Lompoc neurologist Dr. Philip Ente was invited this month to conduct Memory and Aging Center Grand Rounds at the University of California at San Francisco’s School of Medicine.
The school, which is accredited by the Accreditation Council for Continuing Medical Education to provide continuing medical education for physicians, invited Dr. Ente as its first speaker of 2017.
Some 60 physicians signed on to hear Dr. Ente – who has practiced in Lompoc for more than 30 years – to speak about “Clinical Oflaction.”
Dr. Ente practices in Lompoc three weeks out of each month and in the fourth week, is a Clinical Professor of Neurology at the University of California at Los Angeles School of Medicine.
He also conducts research on the brain and brain function. “I am fascinated by diseases of the nervous system and disorders of the brain,” he said. It was his first time speaking to physicians at UCSF.
“Grand Rounds is the honor lecture,” he explained. “It’s an honor to be invited by another medical school to lecture … It was received very well. The feedback was very positive.”
Specifically, Dr. Ente spoke about disorders of taste and smell in relation to Alzheimer’s and Parkinson’s diseases. Alzheimer’s is the most common form of dementia, a general term for memory loss and other intellectual abilities serious enough to interfere with daily life. Alzheimer's disease accounts for 60 to 80 percent of dementia cases.
Parkinson's disease is a chronic and progressive movement disorder, meaning that symptoms continue and worsen over time. Nearly one million people in the US are living with Parkinson's disease. The cause is unknown and there is presently no cure.
Parkinson’s involves the malfunction and death of vital nerve cells in the brain, called neurons. Parkinson's primarily affects neurons in an area of the brain called the substantia nigra. Some of these dying neurons produce dopamine, a chemical that sends messages to the part of the brain that controls movement and coordination. As PD progresses, the amount of dopamine produced in the brain decreases, leaving a person unable to control movement normally.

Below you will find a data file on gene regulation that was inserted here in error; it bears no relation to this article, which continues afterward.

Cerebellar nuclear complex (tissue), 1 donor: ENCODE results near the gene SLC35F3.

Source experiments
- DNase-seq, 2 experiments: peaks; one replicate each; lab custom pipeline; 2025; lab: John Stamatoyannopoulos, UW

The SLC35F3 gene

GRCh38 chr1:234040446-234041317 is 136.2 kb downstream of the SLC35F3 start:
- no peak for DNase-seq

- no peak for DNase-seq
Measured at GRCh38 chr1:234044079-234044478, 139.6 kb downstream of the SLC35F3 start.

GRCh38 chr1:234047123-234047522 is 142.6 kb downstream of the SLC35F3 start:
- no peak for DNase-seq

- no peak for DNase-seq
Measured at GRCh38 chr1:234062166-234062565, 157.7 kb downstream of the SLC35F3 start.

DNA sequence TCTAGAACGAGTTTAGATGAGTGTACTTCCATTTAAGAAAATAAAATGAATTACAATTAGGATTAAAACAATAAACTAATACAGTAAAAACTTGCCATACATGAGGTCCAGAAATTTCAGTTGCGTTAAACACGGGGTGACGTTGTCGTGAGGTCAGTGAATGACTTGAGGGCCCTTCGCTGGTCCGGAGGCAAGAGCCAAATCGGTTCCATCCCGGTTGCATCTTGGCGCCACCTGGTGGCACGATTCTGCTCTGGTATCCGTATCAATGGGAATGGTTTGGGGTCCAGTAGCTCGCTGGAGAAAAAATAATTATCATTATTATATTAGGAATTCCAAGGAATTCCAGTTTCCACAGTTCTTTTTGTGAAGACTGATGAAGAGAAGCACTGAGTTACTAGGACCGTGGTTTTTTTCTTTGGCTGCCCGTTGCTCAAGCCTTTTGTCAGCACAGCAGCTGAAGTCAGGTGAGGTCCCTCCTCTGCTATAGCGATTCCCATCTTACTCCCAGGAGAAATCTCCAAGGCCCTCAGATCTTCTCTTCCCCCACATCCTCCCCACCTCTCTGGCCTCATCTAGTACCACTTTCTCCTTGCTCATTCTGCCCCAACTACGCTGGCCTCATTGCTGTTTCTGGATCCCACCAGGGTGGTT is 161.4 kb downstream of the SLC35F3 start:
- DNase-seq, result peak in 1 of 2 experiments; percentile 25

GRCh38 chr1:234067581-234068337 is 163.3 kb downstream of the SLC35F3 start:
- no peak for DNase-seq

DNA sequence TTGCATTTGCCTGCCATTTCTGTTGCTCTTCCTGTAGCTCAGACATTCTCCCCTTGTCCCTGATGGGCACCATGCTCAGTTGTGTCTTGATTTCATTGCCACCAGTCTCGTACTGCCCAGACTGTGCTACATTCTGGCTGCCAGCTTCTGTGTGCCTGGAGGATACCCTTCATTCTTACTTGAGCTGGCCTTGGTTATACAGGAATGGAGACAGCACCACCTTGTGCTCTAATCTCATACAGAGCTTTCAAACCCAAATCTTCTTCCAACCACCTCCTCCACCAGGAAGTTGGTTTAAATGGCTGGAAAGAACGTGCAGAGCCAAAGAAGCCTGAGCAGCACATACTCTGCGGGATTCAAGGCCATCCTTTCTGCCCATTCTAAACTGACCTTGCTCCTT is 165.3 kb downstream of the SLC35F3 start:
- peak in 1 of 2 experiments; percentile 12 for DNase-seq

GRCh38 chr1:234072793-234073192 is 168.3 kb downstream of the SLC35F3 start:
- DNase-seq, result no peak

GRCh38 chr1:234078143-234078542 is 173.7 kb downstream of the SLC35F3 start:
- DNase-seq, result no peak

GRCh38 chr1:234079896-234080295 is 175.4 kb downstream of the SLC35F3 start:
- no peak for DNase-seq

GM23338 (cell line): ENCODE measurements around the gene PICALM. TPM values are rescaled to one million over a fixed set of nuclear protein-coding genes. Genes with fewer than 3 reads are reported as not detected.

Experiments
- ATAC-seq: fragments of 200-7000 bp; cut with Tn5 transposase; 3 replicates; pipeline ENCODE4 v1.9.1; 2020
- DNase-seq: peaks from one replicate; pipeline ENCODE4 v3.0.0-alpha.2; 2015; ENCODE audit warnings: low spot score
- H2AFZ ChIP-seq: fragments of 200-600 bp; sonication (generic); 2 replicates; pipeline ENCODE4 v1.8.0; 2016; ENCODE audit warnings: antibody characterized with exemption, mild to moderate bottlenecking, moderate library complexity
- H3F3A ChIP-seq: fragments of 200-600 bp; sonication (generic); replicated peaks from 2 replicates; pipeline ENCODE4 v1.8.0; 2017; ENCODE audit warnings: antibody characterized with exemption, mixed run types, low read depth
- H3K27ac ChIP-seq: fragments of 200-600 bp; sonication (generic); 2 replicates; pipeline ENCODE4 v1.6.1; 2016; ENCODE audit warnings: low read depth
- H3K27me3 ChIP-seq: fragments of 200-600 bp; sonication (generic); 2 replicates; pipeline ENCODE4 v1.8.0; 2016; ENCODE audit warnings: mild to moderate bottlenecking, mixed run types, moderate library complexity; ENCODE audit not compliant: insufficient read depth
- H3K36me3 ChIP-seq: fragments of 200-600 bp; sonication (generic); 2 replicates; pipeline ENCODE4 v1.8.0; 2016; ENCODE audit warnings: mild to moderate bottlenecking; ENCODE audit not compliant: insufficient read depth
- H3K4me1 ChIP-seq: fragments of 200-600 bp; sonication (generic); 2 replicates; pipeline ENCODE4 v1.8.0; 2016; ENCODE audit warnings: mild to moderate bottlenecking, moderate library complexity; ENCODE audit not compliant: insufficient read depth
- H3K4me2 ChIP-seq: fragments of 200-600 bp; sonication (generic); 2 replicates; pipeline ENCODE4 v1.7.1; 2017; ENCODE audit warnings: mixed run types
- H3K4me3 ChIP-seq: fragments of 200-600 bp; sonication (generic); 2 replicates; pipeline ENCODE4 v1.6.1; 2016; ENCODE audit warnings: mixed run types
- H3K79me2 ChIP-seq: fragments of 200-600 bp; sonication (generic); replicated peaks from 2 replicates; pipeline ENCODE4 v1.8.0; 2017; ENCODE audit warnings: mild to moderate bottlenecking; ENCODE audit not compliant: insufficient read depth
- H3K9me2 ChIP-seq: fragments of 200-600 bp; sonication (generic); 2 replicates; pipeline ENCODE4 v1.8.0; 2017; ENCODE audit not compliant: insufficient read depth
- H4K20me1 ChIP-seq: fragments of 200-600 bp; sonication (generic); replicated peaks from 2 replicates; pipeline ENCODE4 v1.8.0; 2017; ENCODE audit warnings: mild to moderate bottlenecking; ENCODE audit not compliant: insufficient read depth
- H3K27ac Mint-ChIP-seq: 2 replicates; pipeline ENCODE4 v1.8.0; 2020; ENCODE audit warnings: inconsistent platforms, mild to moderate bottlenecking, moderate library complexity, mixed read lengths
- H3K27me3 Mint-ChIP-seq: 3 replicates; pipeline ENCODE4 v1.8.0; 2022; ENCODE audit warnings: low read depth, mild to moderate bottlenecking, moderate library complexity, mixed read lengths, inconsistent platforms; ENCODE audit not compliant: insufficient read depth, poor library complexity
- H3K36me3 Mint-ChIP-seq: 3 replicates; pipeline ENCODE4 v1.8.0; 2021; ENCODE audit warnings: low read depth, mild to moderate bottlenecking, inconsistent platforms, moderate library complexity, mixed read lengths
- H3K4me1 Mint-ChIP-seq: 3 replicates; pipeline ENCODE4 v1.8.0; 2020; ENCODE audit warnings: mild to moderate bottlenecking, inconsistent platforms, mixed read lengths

Dr. Ente was able to provide UCSF physicians with his expertise in this area of medicine. The goals of the Grand Rounds lecture were to enable attendees to understand: the mechanisms of perception of flavor; providing a clinical approach to the diagnosis and treatment of olfactory disorders and to learn about the use of olfaction in pre-symptomatic screening for Alzheimer’s and Parkinson’s diseases.
“We can use smell or odor abnormality to detect Alzheimer’s and Parkinson’s,” Dr. Ente said. “We’re discussing new ways to develop a test. The goal is to pick it up (the disease) at the pre-symptomatic stage before it causes damage ... It’s going to be a big thing.” Typically, by the time Alzheimer’s or Parkinson’s is detected, “it’s too late” in terms of damage to the brain, he noted.
Dr. Ente said he was impressed with the professors at the Memory and Aging Center. He was also able to view the art of Susan Schneider Williams, the widow of comedian Robin Williams. She has contributed artwork to the UCSF Memory and Aging Center and the American Brain Foundation in honor of her late husband. Williams committed suicide in 2014, a way of death attributed by his wife to his struggle with Lewy body dementia. Lewy body dementias are the second most common form of degenerative dementia.
“She’s very involved with their Memory and Aging Clinic,” Dr. Ente said. Dr. Ente’s medical career began in 1978 when he graduated from Faculty de Medecine Pierre Et Marie Curie in Paris, France. He completed a residency at Medical College of Pennsylvania. Dr. Ente also specializes in Psychiatry.